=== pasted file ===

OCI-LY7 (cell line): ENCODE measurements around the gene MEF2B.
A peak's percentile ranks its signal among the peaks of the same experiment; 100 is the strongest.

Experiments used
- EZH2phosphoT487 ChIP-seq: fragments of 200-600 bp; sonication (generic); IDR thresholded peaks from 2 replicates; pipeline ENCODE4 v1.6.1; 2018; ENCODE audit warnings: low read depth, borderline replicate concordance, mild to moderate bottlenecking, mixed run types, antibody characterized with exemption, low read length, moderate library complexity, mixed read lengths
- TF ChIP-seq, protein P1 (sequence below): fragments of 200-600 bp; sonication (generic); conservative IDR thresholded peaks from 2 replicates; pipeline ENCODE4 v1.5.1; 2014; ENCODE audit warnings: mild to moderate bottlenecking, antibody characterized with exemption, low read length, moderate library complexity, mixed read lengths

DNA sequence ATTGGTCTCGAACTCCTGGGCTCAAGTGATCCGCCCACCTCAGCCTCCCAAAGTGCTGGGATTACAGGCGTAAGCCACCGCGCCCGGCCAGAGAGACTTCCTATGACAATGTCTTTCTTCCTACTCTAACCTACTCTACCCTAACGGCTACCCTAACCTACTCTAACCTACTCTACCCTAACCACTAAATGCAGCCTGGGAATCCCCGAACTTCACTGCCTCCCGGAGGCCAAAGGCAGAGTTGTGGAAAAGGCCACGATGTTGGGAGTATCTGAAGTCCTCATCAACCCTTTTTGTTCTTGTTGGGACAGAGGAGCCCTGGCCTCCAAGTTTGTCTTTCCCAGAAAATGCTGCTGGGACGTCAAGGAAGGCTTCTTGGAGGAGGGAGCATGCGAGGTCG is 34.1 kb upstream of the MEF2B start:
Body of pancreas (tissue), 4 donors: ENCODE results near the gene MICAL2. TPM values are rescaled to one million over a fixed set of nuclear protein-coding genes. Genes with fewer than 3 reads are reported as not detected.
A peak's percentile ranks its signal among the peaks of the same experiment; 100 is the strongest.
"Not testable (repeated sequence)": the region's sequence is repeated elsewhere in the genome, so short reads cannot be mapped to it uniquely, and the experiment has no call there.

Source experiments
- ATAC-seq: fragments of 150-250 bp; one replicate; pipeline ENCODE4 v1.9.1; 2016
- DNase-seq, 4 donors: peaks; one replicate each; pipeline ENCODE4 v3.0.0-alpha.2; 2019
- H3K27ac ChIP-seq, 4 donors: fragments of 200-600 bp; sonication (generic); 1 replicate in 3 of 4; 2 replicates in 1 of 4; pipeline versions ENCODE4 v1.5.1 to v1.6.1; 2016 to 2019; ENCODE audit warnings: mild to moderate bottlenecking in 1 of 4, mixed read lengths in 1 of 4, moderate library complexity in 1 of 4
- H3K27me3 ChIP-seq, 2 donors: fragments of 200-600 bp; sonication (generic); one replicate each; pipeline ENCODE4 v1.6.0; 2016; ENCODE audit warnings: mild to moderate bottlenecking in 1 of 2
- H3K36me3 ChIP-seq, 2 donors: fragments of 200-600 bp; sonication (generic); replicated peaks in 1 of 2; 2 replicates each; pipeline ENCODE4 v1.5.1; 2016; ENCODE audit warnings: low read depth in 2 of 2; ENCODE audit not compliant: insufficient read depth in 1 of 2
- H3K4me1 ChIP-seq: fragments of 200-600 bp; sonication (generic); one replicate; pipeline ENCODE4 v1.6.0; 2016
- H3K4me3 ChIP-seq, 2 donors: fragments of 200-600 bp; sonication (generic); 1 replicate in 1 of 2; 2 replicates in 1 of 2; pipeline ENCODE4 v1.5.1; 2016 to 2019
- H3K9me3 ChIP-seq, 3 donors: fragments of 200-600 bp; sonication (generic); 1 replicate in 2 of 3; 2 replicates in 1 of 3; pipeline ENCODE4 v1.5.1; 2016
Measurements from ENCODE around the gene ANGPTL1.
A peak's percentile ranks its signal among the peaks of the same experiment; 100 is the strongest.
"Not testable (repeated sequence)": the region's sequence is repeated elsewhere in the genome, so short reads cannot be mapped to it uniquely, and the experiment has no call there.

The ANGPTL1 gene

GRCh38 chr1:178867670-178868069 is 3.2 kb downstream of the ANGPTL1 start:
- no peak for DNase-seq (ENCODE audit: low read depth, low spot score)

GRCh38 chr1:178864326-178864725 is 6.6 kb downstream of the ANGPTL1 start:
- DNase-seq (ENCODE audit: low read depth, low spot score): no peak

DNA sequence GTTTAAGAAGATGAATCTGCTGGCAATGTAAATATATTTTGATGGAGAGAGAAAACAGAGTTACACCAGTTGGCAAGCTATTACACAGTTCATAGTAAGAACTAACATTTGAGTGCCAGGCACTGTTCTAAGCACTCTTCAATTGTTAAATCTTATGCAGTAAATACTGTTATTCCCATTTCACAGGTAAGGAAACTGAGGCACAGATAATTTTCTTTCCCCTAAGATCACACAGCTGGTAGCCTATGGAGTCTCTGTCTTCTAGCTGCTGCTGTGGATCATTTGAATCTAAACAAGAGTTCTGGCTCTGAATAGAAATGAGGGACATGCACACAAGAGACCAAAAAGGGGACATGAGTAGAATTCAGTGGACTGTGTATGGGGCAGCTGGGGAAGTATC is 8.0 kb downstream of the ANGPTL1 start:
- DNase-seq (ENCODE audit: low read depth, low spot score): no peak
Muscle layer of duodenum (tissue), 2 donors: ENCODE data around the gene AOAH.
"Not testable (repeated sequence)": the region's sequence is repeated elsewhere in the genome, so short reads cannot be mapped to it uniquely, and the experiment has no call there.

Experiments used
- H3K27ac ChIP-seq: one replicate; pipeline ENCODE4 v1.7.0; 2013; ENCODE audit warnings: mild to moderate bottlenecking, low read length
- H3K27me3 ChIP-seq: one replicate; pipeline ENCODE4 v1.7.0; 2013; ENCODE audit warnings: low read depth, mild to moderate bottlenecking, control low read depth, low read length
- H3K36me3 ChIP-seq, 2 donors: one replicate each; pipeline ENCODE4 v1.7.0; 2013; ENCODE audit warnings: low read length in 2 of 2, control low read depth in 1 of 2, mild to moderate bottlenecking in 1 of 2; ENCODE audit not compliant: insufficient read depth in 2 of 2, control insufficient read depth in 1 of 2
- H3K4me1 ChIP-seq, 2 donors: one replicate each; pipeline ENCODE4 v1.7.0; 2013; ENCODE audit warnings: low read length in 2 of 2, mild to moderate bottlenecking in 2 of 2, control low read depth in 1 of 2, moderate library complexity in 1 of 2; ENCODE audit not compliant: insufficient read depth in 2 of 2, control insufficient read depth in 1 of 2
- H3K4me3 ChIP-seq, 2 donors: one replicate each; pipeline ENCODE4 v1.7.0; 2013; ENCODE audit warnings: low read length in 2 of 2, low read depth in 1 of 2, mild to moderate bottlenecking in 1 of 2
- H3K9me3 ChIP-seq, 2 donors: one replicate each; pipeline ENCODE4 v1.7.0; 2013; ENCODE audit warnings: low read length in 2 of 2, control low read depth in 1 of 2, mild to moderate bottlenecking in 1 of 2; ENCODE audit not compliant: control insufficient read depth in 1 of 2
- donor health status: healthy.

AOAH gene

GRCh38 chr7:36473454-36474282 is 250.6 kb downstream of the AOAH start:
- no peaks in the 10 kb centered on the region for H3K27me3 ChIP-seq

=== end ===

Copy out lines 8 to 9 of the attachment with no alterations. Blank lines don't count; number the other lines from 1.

A peak's percentile ranks its signal among the peaks of the same experiment; 100 is the strongest.
"Not testable (repeated sequence)": the region's sequence is repeated elsewhere in the genome, so short reads cannot be mapped to it uniquely, and the experiment has no call there.